The suspension of the planned independent new service, first announced on 31 October 2008, is due to “market demand decrease”. Instead MOL will now continue its joint operation with PIL.

    The new service rotation will go into effect with the MOL Destiny, Voyage 8101 (ETD Singapore 17 January 2009).

    According to MOL General Manager, Liner Division TK Konishi, MOL’s long term strategy of expanding in these promising trade lanes remains unchanged.

    “MOL remains committed to providing a full complement of options to our East Coast of South America trade and South Africa trade customers through our ongoing services. MOL’s commitment is also exemplified by our CX1 service that provides industry leading transit time to and from the Brazilian Amazon region,” he said.

    Meanwhile MOL South Africa has announced a revision to the present bunker surcharge applicable in the USA and Southern Africa trades.

    With effect from 1 February 2009, the revised bunker surcharge will become as follows and will be effective as of the B/L date: -

    To/from South Africa (via Europe)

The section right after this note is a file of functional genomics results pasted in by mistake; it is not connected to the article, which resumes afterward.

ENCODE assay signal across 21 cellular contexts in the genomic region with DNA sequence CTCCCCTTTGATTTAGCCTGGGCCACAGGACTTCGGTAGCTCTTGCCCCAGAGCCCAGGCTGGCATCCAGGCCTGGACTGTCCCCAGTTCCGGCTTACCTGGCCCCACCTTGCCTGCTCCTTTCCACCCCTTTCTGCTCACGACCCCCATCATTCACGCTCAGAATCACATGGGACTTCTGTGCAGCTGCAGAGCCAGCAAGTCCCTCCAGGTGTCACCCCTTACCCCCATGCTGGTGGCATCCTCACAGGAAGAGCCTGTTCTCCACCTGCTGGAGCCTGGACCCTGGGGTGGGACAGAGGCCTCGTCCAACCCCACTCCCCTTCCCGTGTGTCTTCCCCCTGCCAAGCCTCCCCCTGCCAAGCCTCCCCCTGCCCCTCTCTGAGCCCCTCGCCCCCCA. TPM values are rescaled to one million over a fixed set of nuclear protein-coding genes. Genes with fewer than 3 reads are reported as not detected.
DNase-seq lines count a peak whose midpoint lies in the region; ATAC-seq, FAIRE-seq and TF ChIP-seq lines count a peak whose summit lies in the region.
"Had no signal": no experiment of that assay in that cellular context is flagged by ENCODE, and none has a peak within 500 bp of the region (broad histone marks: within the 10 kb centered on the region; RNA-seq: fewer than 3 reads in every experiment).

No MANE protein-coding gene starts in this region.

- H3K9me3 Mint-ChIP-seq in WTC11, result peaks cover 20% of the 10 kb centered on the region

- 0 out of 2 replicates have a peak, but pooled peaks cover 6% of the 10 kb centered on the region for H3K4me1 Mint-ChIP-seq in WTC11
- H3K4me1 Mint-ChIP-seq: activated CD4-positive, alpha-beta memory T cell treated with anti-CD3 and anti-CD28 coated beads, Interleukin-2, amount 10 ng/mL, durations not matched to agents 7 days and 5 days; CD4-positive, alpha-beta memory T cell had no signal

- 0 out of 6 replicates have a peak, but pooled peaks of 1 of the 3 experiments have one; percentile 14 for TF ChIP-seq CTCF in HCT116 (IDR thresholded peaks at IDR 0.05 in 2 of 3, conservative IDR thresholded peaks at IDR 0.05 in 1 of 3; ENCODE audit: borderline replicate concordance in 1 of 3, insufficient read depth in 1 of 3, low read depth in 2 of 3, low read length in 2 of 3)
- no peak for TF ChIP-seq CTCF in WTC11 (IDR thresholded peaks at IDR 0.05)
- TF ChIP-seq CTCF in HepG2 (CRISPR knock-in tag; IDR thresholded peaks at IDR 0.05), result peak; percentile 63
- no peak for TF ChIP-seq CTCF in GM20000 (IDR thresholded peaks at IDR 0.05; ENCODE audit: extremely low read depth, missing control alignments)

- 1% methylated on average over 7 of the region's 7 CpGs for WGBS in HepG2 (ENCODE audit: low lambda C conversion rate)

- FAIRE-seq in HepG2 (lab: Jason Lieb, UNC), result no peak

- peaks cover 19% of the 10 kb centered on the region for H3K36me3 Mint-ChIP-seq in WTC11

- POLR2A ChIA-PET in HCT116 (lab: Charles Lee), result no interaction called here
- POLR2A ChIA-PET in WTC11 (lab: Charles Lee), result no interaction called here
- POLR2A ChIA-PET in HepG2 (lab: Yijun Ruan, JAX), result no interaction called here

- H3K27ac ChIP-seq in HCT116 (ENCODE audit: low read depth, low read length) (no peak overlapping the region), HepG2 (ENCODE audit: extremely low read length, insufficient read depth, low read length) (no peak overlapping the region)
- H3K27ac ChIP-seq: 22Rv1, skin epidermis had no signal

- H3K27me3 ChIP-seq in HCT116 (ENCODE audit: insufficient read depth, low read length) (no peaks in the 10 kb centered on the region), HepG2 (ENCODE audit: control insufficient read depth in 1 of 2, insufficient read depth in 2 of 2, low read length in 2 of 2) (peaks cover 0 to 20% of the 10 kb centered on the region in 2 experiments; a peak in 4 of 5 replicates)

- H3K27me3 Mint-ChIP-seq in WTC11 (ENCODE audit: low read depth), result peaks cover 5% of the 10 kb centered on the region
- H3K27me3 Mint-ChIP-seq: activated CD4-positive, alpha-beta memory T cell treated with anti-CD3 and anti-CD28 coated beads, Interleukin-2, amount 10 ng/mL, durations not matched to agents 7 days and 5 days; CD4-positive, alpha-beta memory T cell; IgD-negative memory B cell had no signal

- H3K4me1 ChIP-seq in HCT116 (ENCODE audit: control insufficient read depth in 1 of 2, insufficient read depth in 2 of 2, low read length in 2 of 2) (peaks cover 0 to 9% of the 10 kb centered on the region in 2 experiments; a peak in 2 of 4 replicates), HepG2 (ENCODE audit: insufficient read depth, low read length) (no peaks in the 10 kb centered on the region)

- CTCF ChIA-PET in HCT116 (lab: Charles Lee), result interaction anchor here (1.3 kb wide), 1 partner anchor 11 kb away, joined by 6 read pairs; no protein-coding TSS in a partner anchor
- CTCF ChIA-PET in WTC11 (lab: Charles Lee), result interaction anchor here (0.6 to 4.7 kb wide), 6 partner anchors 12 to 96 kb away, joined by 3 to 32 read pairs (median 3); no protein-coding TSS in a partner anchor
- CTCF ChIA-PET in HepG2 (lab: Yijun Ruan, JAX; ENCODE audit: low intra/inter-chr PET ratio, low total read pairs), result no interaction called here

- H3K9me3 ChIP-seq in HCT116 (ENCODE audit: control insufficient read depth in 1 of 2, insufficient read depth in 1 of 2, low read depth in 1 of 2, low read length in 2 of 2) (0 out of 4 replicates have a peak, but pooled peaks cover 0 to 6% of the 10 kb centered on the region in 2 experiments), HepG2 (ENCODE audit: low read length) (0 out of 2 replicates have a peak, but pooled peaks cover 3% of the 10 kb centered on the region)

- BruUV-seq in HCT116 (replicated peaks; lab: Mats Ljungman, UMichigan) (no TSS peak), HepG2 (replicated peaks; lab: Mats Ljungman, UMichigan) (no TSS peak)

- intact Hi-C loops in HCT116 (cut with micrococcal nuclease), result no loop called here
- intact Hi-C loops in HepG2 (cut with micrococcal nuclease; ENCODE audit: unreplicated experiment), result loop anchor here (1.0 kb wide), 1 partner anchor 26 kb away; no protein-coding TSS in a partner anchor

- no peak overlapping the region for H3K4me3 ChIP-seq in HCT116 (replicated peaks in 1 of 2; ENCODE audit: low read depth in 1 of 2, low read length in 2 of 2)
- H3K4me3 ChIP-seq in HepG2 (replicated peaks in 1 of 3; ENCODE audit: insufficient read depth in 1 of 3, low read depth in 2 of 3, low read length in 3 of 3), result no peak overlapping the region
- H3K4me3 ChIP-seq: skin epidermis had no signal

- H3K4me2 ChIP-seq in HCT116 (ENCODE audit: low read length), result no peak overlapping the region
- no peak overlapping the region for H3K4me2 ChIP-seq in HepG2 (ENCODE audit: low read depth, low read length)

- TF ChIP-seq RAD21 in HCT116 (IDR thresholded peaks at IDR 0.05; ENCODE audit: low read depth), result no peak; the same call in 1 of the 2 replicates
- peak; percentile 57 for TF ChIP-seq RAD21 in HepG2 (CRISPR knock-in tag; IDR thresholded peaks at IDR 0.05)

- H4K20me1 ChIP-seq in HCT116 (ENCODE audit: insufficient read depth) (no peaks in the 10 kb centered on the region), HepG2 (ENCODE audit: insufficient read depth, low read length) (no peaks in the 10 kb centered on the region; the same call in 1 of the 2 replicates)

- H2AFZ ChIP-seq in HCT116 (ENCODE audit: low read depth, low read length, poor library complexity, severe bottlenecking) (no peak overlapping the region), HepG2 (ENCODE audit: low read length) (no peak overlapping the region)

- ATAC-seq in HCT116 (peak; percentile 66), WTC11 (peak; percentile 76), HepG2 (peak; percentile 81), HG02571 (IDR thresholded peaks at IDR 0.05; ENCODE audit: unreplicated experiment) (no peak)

To/from the U.S. via Atlantic and Gulf coast ports

    Per 20 ft container : $ 194.00
    Per 40/45 ft container : $ 388.00

    Japan’s Sanko provides new training berths for SA cadets

    A further group of marine navigating and engineering cadets have been offered training berths on ships of the Sanko Steamship Company of Japan.

    A spokesman for Cape Town-based Marine Crew Services said this represented another milestone – the company was established five years ago to seek and develop new opportunities for prospective South African seafarers with the world’s shipping fleets. But despite steady progress and some notable achievements, the venture has been hampered by a lack of support from the South African government.